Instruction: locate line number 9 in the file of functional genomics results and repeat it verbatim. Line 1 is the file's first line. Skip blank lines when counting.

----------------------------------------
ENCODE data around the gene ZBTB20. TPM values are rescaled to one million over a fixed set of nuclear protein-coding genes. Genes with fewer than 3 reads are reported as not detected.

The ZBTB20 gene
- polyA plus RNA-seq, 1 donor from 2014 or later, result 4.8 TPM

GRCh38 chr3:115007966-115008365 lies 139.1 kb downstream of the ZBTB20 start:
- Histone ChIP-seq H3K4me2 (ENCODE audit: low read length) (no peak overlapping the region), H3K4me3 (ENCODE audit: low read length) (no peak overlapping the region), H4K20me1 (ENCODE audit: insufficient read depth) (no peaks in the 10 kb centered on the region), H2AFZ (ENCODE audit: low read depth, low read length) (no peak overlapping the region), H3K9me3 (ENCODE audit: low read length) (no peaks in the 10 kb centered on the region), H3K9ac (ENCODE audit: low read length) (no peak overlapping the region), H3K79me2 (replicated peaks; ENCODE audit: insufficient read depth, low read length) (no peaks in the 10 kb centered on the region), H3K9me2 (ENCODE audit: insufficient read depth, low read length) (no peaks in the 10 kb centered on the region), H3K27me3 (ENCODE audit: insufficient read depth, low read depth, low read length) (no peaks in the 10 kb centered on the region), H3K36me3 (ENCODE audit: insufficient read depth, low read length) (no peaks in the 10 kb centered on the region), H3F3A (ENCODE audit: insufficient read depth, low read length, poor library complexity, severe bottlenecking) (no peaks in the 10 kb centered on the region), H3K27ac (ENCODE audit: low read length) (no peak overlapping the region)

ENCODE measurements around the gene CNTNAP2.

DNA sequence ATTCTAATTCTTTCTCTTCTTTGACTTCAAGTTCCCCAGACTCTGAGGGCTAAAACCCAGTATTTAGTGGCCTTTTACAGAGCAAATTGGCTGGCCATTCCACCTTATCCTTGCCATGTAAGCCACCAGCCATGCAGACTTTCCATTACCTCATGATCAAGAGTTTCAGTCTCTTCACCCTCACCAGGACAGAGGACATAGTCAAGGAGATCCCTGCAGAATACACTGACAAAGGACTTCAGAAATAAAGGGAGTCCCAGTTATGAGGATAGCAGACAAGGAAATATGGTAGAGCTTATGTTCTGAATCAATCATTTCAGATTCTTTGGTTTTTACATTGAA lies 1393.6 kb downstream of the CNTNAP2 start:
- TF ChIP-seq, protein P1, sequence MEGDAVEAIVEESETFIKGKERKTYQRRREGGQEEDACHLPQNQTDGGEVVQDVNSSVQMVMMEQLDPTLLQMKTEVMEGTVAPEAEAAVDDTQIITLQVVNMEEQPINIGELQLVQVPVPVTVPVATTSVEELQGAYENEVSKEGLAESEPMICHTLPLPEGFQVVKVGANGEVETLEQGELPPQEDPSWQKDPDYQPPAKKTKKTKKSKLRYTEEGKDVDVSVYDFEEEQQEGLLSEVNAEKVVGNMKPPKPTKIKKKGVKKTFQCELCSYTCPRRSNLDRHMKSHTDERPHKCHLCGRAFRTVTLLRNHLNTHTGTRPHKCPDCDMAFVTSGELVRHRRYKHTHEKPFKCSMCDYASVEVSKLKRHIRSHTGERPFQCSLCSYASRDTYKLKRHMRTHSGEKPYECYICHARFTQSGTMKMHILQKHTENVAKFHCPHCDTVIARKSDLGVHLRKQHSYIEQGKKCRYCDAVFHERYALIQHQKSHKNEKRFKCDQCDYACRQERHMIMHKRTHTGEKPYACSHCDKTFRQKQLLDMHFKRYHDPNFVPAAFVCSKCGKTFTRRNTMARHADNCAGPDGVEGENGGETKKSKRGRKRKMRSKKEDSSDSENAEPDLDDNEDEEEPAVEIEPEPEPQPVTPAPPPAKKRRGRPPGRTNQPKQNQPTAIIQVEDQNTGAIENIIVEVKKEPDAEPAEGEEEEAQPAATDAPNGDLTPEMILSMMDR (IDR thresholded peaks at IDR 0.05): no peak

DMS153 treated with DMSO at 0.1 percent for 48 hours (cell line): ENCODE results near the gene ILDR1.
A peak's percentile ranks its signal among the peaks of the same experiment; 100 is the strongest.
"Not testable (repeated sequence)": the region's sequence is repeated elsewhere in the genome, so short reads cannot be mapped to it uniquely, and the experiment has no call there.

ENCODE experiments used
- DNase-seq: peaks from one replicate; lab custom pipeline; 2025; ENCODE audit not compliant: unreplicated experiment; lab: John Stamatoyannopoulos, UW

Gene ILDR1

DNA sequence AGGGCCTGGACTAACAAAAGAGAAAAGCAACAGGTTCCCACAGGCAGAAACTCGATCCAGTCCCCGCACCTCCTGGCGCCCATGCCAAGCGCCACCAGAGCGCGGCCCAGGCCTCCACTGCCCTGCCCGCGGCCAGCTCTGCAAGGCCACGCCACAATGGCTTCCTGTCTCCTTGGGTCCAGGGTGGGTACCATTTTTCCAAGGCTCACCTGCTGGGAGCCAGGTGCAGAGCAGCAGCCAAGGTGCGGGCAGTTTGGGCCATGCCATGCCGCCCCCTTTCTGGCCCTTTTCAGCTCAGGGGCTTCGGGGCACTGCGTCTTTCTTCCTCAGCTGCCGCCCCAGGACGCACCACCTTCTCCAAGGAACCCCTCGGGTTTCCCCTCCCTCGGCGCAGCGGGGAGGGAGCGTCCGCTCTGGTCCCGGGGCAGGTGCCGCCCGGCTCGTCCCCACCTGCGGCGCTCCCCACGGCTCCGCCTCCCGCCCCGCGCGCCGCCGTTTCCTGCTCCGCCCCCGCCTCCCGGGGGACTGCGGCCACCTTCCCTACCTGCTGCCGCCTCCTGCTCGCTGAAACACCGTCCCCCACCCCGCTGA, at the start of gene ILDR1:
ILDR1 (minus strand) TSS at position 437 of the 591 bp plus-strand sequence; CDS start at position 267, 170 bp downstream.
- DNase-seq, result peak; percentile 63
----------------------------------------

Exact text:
DMS153 treated with DMSO at 0.1 percent for 48 hours (cell line): ENCODE results near the gene ILDR1.